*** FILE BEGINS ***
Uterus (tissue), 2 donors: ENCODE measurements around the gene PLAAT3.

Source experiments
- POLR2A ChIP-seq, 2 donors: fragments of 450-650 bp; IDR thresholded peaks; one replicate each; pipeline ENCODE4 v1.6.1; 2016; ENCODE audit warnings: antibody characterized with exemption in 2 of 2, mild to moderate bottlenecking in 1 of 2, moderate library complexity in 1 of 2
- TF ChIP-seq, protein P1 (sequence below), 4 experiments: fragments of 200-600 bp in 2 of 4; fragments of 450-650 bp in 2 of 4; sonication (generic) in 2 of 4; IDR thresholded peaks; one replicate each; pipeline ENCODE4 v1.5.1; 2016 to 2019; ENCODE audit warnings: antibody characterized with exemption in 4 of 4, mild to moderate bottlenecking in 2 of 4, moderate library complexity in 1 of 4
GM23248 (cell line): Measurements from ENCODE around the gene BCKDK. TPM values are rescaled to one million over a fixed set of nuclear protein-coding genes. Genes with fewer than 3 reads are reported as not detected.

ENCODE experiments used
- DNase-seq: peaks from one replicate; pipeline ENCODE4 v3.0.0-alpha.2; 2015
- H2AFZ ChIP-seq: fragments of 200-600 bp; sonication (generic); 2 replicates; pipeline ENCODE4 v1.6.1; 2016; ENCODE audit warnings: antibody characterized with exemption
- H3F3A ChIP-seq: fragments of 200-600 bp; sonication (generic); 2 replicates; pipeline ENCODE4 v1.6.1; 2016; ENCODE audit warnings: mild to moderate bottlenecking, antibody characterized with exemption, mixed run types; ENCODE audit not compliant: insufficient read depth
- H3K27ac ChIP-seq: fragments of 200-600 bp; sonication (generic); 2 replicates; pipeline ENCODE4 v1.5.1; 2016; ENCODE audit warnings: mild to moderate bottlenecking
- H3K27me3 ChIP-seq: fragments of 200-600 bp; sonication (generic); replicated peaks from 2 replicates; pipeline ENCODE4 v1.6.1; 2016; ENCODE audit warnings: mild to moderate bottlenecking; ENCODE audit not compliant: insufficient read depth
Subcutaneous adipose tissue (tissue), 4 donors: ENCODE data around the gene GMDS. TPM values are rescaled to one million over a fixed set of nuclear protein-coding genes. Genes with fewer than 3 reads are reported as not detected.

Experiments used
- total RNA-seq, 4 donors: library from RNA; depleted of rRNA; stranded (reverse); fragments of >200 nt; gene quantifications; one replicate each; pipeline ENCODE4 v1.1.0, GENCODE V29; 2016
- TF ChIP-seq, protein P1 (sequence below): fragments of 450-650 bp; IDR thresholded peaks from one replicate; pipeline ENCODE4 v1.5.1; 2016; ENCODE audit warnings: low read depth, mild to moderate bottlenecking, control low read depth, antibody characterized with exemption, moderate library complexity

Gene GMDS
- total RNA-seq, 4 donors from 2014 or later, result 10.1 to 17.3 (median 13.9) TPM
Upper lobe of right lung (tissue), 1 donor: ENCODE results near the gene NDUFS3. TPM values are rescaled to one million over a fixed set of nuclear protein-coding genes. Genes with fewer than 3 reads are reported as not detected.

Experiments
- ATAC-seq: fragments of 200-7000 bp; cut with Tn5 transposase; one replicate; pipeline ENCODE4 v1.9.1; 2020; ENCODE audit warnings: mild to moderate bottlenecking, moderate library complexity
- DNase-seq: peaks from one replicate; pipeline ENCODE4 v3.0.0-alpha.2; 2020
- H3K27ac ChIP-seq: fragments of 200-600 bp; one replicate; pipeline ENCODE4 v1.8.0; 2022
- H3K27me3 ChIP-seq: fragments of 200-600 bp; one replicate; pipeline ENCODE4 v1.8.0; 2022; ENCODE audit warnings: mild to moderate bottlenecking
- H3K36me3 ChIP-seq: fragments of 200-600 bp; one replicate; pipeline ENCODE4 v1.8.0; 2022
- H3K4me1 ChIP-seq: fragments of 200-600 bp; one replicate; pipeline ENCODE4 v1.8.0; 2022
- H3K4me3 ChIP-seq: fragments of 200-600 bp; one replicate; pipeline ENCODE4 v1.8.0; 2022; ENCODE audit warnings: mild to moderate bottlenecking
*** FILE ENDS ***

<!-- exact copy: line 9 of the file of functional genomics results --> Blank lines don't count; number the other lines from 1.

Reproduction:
- H3F3A ChIP-seq: fragments of 200-600 bp; sonication (generic); 2 replicates; pipeline ENCODE4 v1.6.1; 2016; ENCODE audit warnings: mild to moderate bottlenecking, antibody characterized with exemption, mixed run types; ENCODE audit not compliant: insufficient read depth